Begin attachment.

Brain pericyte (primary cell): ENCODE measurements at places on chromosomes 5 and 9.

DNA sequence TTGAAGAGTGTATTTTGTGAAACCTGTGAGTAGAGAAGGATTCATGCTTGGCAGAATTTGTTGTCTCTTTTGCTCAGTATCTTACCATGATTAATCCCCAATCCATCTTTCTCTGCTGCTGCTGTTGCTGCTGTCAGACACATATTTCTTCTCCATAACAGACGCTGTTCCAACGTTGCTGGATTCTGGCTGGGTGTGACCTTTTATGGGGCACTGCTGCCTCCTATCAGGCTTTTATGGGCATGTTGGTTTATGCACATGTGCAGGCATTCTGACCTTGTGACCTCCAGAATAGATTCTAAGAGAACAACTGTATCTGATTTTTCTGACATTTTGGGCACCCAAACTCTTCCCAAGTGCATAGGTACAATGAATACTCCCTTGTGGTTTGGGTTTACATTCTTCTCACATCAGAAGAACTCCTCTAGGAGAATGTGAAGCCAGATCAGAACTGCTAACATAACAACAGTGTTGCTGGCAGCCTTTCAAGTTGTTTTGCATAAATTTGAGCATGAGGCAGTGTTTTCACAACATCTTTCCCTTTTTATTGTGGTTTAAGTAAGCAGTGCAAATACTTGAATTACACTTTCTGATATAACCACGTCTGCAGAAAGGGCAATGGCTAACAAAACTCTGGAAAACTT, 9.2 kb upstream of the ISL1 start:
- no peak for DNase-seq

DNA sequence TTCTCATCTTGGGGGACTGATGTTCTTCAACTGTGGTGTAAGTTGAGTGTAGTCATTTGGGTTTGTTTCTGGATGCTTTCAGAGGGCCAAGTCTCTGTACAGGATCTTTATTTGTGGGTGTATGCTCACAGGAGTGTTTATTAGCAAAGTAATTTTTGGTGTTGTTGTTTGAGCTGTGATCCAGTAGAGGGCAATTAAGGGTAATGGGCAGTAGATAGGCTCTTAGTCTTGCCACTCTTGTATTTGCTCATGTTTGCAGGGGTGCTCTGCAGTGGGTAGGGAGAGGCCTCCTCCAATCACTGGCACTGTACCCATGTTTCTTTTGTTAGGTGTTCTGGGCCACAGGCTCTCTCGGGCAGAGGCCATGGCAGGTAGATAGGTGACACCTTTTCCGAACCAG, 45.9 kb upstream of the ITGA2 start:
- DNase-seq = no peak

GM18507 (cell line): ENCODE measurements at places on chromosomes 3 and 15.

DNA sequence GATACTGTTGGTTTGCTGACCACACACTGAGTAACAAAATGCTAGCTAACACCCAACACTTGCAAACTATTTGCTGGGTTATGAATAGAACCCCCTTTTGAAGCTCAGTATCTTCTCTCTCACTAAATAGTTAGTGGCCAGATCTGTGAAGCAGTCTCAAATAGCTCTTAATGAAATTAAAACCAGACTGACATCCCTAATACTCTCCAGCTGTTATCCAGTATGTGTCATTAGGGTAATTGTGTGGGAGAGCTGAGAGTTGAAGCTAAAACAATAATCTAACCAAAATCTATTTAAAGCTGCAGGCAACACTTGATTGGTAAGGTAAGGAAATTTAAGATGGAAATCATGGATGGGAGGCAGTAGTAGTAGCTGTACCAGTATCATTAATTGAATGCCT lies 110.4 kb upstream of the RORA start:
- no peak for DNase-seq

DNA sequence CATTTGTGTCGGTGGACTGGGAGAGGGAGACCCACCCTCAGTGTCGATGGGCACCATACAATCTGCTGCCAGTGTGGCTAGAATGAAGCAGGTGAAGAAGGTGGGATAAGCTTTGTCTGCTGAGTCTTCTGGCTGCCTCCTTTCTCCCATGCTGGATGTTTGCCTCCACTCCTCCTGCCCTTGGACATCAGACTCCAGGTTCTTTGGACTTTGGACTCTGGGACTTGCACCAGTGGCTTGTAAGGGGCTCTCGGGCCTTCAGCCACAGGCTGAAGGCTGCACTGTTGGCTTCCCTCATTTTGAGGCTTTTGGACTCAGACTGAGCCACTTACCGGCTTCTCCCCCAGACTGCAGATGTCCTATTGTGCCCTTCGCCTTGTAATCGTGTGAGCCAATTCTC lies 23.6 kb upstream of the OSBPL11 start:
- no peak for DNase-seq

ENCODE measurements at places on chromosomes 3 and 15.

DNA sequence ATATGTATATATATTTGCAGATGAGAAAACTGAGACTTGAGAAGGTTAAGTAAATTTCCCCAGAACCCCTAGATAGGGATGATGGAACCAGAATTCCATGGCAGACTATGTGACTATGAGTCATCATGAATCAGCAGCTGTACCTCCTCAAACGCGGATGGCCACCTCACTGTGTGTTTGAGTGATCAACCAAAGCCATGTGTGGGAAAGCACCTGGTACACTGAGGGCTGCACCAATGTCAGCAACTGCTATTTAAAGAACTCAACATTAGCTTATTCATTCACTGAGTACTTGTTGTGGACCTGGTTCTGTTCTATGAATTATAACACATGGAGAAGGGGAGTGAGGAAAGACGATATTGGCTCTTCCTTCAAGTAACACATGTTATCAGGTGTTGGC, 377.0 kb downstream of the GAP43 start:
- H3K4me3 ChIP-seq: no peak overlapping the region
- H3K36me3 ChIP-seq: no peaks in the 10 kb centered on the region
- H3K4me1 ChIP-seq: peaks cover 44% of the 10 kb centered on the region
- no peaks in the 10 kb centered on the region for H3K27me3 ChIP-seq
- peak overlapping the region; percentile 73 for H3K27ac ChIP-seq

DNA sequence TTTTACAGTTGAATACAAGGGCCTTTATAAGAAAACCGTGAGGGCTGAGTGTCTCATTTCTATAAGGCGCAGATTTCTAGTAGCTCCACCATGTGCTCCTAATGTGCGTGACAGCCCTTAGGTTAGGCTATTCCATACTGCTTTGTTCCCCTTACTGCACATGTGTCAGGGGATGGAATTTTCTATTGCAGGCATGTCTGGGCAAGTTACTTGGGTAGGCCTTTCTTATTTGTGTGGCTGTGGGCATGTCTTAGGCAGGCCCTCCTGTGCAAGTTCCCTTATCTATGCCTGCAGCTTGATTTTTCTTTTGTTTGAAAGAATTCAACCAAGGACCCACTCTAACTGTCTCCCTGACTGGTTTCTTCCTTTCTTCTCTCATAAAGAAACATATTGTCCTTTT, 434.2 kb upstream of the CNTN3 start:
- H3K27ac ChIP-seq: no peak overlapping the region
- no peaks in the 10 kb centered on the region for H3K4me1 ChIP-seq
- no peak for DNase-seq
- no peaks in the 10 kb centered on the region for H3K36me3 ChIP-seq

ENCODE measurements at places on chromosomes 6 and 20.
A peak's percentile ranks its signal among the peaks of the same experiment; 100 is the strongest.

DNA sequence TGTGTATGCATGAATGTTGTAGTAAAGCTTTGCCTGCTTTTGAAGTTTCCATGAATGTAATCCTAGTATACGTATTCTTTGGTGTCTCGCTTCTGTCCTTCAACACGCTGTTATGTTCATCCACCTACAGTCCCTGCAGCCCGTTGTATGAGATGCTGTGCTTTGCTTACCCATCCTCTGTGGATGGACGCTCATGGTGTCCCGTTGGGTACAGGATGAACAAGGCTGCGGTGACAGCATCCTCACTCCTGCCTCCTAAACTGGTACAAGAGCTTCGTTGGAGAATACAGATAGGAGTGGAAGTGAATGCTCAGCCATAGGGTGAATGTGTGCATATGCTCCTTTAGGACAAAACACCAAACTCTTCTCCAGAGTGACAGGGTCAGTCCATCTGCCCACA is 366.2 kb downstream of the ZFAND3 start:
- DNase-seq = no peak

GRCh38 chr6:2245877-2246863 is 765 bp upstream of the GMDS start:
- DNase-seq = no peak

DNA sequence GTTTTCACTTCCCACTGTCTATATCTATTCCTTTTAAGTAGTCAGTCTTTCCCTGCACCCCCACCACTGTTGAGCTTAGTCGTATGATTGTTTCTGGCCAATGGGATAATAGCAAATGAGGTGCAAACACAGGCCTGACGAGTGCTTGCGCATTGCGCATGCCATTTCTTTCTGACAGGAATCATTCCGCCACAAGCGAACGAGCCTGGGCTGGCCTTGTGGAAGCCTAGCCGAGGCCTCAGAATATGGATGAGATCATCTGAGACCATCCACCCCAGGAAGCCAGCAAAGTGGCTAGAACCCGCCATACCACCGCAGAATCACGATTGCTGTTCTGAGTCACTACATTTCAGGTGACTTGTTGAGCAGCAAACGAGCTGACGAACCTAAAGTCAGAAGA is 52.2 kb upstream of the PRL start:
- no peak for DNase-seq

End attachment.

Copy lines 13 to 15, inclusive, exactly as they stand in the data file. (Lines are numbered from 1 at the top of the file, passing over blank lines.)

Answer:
- H3K4me3 ChIP-seq: no peak overlapping the region
- H3K36me3 ChIP-seq: no peaks in the 10 kb centered on the region
- H3K4me1 ChIP-seq: peaks cover 44% of the 10 kb centered on the region